'Forest brothers' in the CIA archives - Caught between the CIA and MI6

The enormous cache of formerly classified Cold War-era documents released by the US' Central Intelligence Agency (CIA) early this year also describes Latvia's 'forest brothers' - a resistance movement to occupying Soviet power following World War II. Some of these documents also probe the role both the CIA and the Soviet security agency KGB played within the movement. 

'Forest brothers' in the CIA archives - A letter from the forest

The enormous cache of formerly classified Cold War-era documents released by the US' Central Intelligence Agency (CIA) early this year also describes Latvia's 'forest brothers' - a resistance movement to occupying Soviet power following World War II. Some of these documents also probe the role both the CIA and the Soviet security agency KGB played within the movement. 

'Forest brothers' in the CIA archives - Western aid to the resistance

The enormous cache of formerly classified Cold War-era documents released by the US' Central Intelligence Agency (CIA) early this year also describes Latvia's 'forest brothers' - a resistance movement to occupying Soviet power following World War II. Some of these documents also probe the role both the CIA and the Soviet security agency KGB played within the movement. 

'Forest brothers' in the CIA archives - setting up and organizing the resistance

The enormous cache of formerly classified Cold War-era documents released by the US' Central Intelligence Agency (CIA) early this year also describes Latvia's 'forest brothers' - a resistance movement to occupying Soviet power following World War II. Some of these documents also probe the role both the CIA and the Soviet security agency KGB played within the movement.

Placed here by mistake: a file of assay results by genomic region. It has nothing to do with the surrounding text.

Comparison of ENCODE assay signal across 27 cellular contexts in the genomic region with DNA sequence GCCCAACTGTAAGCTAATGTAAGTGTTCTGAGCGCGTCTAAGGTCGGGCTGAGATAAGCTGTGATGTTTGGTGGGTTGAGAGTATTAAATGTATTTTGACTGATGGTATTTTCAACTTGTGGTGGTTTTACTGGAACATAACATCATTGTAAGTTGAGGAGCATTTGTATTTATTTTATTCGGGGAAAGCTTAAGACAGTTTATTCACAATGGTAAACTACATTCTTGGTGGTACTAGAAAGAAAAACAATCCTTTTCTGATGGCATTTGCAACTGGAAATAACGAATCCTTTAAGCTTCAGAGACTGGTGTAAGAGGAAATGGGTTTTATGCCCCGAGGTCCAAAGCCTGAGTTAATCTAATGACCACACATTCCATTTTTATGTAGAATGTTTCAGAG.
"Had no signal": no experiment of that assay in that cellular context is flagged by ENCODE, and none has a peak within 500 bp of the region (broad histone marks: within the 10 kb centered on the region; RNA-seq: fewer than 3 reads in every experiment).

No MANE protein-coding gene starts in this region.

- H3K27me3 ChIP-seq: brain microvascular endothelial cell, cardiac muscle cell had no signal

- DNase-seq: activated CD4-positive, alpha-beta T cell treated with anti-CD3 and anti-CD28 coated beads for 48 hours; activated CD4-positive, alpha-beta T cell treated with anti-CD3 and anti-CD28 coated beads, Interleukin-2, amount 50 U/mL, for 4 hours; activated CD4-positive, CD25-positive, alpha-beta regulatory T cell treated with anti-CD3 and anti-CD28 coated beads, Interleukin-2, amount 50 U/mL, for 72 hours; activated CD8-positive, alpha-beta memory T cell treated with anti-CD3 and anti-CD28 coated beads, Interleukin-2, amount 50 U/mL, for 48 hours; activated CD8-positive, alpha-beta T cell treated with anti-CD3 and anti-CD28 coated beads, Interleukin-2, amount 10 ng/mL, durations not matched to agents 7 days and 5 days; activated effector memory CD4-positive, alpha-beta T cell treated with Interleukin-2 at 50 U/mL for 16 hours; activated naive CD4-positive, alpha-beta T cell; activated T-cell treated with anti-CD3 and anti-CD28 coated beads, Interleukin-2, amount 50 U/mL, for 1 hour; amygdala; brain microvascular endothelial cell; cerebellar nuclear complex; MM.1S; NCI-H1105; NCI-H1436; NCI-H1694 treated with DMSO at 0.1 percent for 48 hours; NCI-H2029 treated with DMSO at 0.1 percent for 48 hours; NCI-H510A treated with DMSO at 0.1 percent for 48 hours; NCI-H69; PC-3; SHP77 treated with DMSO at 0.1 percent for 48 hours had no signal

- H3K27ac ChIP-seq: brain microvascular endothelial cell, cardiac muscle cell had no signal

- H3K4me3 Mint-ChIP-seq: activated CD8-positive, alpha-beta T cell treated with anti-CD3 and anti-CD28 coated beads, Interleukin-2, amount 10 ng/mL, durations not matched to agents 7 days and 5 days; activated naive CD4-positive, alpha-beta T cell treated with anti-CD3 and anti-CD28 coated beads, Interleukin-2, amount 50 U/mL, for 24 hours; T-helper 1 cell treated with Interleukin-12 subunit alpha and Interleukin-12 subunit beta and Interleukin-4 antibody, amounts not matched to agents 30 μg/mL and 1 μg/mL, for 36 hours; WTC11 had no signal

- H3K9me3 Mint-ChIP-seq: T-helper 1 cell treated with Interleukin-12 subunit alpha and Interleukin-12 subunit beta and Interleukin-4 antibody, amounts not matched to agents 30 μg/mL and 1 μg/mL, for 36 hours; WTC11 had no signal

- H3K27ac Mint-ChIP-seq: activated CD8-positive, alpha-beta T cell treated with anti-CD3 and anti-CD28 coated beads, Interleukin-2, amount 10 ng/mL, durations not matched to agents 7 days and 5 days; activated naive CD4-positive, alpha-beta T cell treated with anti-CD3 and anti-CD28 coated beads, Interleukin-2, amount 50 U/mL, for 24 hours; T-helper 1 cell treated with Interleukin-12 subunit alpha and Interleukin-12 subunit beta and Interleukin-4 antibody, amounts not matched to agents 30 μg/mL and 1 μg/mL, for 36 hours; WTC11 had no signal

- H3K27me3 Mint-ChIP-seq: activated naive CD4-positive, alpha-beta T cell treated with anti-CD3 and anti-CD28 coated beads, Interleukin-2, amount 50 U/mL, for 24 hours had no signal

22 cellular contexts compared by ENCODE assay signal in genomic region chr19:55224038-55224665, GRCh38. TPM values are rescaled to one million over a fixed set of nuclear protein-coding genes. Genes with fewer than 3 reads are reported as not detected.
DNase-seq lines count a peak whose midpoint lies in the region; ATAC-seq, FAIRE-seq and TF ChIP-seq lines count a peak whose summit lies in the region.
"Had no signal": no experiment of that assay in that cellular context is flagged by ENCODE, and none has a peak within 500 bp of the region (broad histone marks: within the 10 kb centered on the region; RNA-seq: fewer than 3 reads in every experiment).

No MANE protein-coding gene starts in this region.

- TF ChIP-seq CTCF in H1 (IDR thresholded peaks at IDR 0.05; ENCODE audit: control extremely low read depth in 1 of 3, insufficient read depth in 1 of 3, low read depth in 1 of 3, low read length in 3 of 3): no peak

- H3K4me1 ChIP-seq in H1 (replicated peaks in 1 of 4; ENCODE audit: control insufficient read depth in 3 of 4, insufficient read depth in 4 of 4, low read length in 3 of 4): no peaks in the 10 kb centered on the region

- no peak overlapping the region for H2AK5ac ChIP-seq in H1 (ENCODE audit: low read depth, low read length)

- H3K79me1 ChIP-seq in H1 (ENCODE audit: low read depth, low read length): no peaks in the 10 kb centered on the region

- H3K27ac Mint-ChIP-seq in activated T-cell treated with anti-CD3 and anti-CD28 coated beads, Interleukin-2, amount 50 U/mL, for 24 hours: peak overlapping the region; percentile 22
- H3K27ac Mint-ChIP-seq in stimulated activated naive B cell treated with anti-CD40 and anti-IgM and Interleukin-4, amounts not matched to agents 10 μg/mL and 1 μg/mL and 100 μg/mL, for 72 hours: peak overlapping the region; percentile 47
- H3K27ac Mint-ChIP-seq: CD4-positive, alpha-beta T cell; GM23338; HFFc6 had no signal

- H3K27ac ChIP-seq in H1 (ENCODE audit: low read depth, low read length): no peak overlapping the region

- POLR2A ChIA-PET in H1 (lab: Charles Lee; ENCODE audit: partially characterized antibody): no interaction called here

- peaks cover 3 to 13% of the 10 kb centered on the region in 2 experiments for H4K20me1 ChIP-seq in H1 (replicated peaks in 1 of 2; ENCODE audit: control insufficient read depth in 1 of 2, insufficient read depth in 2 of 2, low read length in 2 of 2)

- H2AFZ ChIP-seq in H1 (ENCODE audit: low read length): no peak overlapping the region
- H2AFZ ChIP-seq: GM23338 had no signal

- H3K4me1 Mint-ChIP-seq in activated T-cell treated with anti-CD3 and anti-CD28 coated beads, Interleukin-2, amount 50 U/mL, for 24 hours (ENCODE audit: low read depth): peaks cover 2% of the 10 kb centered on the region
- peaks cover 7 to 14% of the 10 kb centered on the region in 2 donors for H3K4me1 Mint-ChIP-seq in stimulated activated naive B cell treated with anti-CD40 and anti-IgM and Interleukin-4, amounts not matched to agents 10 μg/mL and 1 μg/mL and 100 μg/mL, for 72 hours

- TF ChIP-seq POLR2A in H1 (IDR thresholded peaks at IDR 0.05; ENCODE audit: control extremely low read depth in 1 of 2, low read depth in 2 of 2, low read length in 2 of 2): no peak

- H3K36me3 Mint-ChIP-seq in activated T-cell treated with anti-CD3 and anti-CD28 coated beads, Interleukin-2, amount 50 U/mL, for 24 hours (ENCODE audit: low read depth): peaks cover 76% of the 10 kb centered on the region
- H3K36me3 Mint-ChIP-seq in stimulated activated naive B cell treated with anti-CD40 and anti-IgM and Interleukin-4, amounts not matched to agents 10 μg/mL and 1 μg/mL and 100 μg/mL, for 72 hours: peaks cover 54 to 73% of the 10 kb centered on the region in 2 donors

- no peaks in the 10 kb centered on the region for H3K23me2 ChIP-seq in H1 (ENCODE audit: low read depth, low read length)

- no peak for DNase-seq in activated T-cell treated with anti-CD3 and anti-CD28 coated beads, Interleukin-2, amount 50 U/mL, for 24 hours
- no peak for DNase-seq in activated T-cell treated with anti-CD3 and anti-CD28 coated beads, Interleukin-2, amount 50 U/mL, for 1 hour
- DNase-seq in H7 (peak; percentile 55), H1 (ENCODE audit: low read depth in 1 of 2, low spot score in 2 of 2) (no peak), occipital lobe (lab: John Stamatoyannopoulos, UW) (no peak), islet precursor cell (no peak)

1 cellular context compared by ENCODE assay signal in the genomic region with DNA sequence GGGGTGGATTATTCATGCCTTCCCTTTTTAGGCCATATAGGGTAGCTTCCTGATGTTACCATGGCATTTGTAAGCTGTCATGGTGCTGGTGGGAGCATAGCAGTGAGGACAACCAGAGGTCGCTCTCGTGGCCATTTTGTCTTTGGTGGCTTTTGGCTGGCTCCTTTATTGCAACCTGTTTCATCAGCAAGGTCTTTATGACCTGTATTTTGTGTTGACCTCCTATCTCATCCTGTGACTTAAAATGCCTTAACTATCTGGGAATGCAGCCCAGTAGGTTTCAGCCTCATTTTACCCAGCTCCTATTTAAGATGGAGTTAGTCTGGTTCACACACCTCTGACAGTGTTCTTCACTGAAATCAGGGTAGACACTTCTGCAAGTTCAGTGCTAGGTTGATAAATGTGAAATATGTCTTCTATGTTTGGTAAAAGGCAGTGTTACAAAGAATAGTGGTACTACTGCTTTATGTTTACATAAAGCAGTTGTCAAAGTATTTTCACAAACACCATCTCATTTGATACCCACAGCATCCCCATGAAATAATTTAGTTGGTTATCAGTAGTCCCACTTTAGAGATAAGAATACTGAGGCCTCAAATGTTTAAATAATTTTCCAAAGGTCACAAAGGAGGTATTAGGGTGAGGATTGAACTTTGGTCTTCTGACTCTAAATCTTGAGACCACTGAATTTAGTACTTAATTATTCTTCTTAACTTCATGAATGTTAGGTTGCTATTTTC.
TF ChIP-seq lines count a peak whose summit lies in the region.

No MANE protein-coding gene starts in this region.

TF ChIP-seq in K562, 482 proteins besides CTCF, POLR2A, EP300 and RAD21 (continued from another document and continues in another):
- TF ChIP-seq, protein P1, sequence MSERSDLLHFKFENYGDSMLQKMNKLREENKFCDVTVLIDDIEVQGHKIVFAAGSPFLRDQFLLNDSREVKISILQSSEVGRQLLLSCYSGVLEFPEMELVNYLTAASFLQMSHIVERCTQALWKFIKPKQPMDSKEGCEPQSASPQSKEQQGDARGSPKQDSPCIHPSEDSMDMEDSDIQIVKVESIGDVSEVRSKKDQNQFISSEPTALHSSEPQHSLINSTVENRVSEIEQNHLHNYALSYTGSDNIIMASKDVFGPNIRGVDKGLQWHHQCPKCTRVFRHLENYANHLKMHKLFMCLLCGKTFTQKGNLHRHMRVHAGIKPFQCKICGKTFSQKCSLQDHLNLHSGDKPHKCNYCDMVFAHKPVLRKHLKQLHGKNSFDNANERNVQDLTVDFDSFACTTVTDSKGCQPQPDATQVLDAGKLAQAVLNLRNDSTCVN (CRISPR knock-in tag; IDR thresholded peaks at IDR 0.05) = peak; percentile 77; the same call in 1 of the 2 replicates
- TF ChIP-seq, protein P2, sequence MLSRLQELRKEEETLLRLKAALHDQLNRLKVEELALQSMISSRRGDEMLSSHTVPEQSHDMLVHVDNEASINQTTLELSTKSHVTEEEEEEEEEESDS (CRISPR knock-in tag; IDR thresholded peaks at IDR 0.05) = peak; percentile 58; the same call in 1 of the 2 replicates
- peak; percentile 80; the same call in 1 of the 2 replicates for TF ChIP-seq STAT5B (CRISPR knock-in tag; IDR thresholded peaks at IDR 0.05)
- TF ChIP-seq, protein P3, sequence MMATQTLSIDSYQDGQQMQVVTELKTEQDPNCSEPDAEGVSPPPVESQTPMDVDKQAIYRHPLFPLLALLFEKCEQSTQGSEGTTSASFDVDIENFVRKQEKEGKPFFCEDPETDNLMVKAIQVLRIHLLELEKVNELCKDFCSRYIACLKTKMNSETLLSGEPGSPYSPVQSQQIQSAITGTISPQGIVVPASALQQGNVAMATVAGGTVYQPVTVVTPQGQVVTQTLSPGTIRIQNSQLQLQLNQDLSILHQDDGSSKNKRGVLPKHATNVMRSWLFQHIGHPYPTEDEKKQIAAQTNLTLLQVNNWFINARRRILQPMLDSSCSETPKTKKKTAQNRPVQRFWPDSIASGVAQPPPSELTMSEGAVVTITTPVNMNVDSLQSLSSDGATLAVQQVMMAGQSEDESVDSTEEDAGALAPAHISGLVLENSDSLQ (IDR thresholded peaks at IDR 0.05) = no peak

'Forest brothers' explained

A recent NATO film sketching the story of resistance to occupying Soviet power following World War II caused predictable hysteria among Russian official circles. Diplomats and state-controlled news channels wasted no time in re-hashing their crude and conveniently self-congratulatory interpretation of history.

Help with the hunt for Latvia's greatest trees

Trees have a special place in Latvia, not only in the economy but also as cultural monuments: and many of the largest, rarest, most historic and most characterful examples have special protected status as a result.

NATO makes film about 'forest brothers'

The NATO military alliance, of which Latvia is part, has put a new 8-minute film online telling the story of the 'forest brothers' - partisans who continued armed resistance to the Soviet occupation of Estonia, Latvia and Lithuania after the end of the Second World War.

Remains of fifty World War I soldiers excavated

Archaeological excavations have uncovered the remains of fifty World War I soldiers--Latvian soldiers of that time are often referred to as the Latvian Riflemen--at Ložmetējkalns, a historical battle site where thousands of Latvian soldiers fought the German army under Tsarist Russia, reported LTV on July 9.

Latvia marks day of deportations

Ceremonies and services took place across Latvia June 14 remembering the thousands of people deported to Siberia by the Soviet Union.

How Latgale chose to join Latvia

May 9-10 marks the 100th anniversary of the First Latgale Congress. It was then, in 1917, that Latgalians chose to unite with the other Latvian regions. What follows is a Latvian Radio strand highlighting the differences between Latgalians and other Latvian speakers, as well as tracing their role in the formation of the Latvian state.

New book attempts real history of Holocaust camp

International Holocaust Memorial day was marked with a series events across Latvia Wednesday, including the launch of a new book that attempts to give an accurate account of the Salaspils camp near Riga, variously described as a death camp, forced labor camp, concentration camp or prison camp.

50 years since legendary Staburags cliffs disappeared

This year marks the 50th anniversary of the Pļaviņas Hydroelectric power plant (HPP), built in 1965. The plant is responsible for one quarter of Latvia's electricity output - and for completely submerging Staburags - a national symbol comparable to the Lorelei in Germany.